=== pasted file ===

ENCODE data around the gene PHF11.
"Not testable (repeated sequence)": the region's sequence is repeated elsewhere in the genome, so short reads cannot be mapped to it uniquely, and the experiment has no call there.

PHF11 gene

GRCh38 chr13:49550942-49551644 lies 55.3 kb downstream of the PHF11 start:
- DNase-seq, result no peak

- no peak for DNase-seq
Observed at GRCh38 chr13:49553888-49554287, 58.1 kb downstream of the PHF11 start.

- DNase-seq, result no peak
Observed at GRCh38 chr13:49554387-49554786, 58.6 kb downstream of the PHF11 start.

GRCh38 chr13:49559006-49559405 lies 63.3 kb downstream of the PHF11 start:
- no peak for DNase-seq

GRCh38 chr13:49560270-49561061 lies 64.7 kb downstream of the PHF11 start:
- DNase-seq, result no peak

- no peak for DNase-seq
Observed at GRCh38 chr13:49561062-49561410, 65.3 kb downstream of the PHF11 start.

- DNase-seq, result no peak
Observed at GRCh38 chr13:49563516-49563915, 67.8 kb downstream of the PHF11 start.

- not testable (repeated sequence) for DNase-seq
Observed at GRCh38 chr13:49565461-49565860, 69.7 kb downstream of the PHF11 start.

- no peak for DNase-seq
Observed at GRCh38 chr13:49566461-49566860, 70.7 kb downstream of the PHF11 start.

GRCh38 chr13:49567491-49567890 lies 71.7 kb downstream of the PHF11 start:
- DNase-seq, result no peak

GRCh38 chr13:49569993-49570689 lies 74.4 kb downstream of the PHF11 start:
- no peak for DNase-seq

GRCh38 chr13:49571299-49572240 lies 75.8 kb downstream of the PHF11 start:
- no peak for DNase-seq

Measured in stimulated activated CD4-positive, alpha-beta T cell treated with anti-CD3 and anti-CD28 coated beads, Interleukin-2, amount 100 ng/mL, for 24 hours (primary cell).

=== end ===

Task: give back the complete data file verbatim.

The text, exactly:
ENCODE data around the gene PHF11.
"Not testable (repeated sequence)": the region's sequence is repeated elsewhere in the genome, so short reads cannot be mapped to it uniquely, and the experiment has no call there.

PHF11 gene

GRCh38 chr13:49550942-49551644 lies 55.3 kb downstream of the PHF11 start:
- DNase-seq, result no peak

- no peak for DNase-seq
Observed at GRCh38 chr13:49553888-49554287, 58.1 kb downstream of the PHF11 start.

- DNase-seq, result no peak
Observed at GRCh38 chr13:49554387-49554786, 58.6 kb downstream of the PHF11 start.

GRCh38 chr13:49559006-49559405 lies 63.3 kb downstream of the PHF11 start:
- no peak for DNase-seq

GRCh38 chr13:49560270-49561061 lies 64.7 kb downstream of the PHF11 start:
- DNase-seq, result no peak

- no peak for DNase-seq
Observed at GRCh38 chr13:49561062-49561410, 65.3 kb downstream of the PHF11 start.

- DNase-seq, result no peak
Observed at GRCh38 chr13:49563516-49563915, 67.8 kb downstream of the PHF11 start.

- not testable (repeated sequence) for DNase-seq
Observed at GRCh38 chr13:49565461-49565860, 69.7 kb downstream of the PHF11 start.

- no peak for DNase-seq
Observed at GRCh38 chr13:49566461-49566860, 70.7 kb downstream of the PHF11 start.

GRCh38 chr13:49567491-49567890 lies 71.7 kb downstream of the PHF11 start:
- DNase-seq, result no peak

GRCh38 chr13:49569993-49570689 lies 74.4 kb downstream of the PHF11 start:
- no peak for DNase-seq

GRCh38 chr13:49571299-49572240 lies 75.8 kb downstream of the PHF11 start:
- no peak for DNase-seq

Measured in stimulated activated CD4-positive, alpha-beta T cell treated with anti-CD3 and anti-CD28 coated beads, Interleukin-2, amount 100 ng/mL, for 24 hours (primary cell).